President Bush nominated Adm. Michael Mullen to serve as the next Chairman of the Joint Chiefs of Staff, and Marine Corps Gen. James E. “Hoss” Cartwright as his Vice Chairman on June 28.
Speaking in the White House Roosevelt Room, Bush called Mullen and Cartwright “experienced military officers who are highly qualified for these important positions.”
Mullen currently serves as Chief of Naval Operations, and Cartwright serves as Commander, U.S. Strategic Command. If confirmed by the Senate, they will succeed Marine Gen. Peter Pace, chairman of the Joint Chiefs of Staff, and Navy Adm. Edmund P. Giambastiani, vice chairman.
Bush noted that Mullen’s and Cartwright’s nominations come at a critical time for the United States.
“America is at war, and we are at war with brutal enemies who have attacked our nation and who would pursue nuclear weapons and would use their control of oil as economic blackmail and intend to launch new attacks
on our country,” he said. “At such times, one of the most important decisions a president makes is the appointment of the chairman of the Joint Chiefs of Staff.”
As the country’s highest-ranking military officer, the chairman serves as the principal military adviser to the president, the defense secretary, the National Security Council and the Homeland Security Council, Bush noted. He also is responsible for ensuring the readiness of U.S. military forces.
Bush called Mullen uniquely qualified to take on this job. A 1969 graduate of the U.S. Naval Academy, Mullen went on to pursue an “illustrious military career” during which he received an advanced degree from the Naval Postgraduate School and commanded three ships, a cruiser destroyer group and an aircraft carrier battle group, he noted.
Mullen also served as commander of NATO’s Joint Forces Command in Naples, Italy, with responsibility for alliance missions in the Balkans, Iraq and Mediterranean, and as commander U.S. Naval Forces Europe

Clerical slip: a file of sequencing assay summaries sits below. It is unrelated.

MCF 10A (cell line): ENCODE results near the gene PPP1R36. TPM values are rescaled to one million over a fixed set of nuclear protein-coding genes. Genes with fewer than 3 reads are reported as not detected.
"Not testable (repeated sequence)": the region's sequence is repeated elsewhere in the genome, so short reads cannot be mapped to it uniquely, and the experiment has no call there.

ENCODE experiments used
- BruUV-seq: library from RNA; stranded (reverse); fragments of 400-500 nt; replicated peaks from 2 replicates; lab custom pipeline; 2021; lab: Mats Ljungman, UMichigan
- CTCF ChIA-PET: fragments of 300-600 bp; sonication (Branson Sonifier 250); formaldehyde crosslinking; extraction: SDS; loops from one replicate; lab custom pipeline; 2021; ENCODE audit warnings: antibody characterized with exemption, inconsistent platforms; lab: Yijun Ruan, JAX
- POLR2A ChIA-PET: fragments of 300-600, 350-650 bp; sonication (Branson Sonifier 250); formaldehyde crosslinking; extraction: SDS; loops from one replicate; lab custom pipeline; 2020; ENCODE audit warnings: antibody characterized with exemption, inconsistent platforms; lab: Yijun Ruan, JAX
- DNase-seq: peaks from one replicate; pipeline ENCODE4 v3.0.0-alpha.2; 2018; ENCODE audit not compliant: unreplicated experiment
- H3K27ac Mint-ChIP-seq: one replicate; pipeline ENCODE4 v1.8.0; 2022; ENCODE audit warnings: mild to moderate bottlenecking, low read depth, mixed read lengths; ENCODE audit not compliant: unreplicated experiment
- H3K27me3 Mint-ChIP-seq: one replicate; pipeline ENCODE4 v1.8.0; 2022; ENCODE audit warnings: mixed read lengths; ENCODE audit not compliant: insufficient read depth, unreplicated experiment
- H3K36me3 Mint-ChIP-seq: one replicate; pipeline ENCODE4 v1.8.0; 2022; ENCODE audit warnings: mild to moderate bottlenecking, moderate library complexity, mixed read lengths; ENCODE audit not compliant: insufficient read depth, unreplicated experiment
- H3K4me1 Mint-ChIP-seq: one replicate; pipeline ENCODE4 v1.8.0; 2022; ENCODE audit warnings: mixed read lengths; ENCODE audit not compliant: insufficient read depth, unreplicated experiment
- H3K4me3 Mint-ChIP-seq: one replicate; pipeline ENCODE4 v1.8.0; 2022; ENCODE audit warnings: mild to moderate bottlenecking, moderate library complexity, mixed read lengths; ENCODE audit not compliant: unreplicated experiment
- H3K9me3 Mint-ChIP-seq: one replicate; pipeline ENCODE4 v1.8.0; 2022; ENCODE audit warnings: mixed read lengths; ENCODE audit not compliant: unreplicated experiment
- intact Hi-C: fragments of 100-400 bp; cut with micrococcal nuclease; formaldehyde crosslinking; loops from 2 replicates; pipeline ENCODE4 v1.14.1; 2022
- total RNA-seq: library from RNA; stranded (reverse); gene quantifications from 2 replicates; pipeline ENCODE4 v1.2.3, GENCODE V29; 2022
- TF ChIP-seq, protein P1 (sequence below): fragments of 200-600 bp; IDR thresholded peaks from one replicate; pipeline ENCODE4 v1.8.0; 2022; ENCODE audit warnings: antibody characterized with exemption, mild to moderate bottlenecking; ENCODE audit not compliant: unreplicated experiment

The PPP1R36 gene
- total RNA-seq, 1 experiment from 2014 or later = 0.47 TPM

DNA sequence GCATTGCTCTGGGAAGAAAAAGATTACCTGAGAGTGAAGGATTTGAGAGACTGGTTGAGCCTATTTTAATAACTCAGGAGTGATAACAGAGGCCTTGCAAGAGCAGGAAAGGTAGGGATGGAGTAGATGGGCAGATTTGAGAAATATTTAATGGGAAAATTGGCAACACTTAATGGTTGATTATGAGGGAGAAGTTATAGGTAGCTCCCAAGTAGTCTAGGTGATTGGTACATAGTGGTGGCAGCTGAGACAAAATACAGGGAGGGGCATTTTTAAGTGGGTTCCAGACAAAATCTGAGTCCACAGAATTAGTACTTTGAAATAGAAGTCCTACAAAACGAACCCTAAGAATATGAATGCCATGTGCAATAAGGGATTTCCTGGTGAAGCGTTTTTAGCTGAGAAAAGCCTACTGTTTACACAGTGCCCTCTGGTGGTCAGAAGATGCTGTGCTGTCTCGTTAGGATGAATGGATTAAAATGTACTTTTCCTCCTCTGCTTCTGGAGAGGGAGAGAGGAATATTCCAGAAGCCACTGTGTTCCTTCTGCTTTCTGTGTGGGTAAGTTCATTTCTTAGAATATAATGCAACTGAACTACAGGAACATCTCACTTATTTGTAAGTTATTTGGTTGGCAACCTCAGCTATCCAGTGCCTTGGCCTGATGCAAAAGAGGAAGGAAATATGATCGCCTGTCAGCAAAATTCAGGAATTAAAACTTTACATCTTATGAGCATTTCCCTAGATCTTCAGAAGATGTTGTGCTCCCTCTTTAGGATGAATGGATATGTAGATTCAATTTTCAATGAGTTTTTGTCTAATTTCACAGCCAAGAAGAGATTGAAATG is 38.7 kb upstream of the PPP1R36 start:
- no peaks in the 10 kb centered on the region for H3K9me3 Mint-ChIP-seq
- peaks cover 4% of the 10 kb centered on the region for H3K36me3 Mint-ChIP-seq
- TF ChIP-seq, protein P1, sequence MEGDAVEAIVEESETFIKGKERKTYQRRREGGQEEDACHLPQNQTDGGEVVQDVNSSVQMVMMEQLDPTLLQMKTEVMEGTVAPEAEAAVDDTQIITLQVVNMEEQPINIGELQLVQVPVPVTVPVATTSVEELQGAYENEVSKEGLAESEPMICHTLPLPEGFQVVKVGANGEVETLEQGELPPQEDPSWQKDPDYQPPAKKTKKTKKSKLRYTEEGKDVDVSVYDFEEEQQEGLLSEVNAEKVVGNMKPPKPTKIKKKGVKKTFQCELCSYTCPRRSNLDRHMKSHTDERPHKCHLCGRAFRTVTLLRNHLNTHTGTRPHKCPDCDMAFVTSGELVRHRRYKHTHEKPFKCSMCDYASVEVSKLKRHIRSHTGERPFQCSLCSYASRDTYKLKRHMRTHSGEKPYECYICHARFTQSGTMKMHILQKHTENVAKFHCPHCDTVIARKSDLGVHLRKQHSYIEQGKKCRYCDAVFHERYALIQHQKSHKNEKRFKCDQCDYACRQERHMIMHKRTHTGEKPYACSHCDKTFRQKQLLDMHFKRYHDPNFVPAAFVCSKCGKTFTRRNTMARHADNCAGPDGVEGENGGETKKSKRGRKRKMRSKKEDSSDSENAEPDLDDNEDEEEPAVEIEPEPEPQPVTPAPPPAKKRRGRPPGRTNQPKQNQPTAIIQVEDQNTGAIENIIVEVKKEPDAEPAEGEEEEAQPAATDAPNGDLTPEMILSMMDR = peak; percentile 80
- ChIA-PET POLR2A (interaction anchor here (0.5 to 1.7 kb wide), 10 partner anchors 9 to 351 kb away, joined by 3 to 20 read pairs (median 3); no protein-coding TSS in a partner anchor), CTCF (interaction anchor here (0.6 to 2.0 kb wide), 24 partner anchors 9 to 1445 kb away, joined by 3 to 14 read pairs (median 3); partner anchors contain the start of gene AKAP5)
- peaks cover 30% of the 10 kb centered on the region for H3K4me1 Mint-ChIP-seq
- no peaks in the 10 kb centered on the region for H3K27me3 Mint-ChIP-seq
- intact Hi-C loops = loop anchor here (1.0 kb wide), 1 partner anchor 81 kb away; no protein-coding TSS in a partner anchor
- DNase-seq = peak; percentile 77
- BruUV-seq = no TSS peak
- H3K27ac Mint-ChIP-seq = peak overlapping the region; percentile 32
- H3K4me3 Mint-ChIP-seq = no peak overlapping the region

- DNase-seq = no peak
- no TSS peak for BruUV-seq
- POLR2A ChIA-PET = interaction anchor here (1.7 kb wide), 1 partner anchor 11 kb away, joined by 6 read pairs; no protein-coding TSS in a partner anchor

At the Pentagon, Mullen served as the Navy’s Director of Surface Warfare; Deputy Chief of Naval Operations for Resources, Requirements and Assessments; Vice Chief of Naval Operations and, since July 2005, as Chief of Naval Operations.
“Mike is a man of experience, of vision and high integrity,” the president said. “He is the right man to lead America’s armed forces.”
Bush extended similar praise to Cartwright, noting his broad educational and military experience.
Cartwright graduated from the University of Iowa, earned his advanced degree from the Naval War College and completed a fellowship at the Massachusetts Institute of Technology, the president noted.
A Marine aviator, Cartwright has commanded deployed Marines at all levels. He also has broad experience on the Joint Staff, where he served twice as the director of force structure, resources and assessment before taking the reins as head of the U.S. Strategic Command in 2004, he said.
At STRATCOM, Cartwright has been responsible for America’s nuclear arsenal; missile defenses; space operations; information operations; global command and control; intelligence, surveillance and reconnaissance; and efforts to combat weapons of mass destruction, Bush said.
He has met these responsibilities “with honor, skill and integrity,” the president said, noting that he will apply these same principles in his position as vice chairman of the Joint Chiefs.
Mullen said he is honored to be nominated to the chairman’s position to lead the U.S. military at an important time in its history.
“Clearly, we remain a nation at war against formidable enemies,” he said. “The way forward in Iraq and Afghanistan -- the path we take now and in the future --will shape the character of the longer, larger struggle against terror.”
Mullen emphasized that success depends on more than just military might.
“It cannot be a military path alone. That much is clear,” he said. “We must continue to focus on the broad range of America's defense and security commitments around the world and on the many instruments of national power needed to safeguard those commitments.”
He noted changes in the world and their effect on U.S. security arrangements.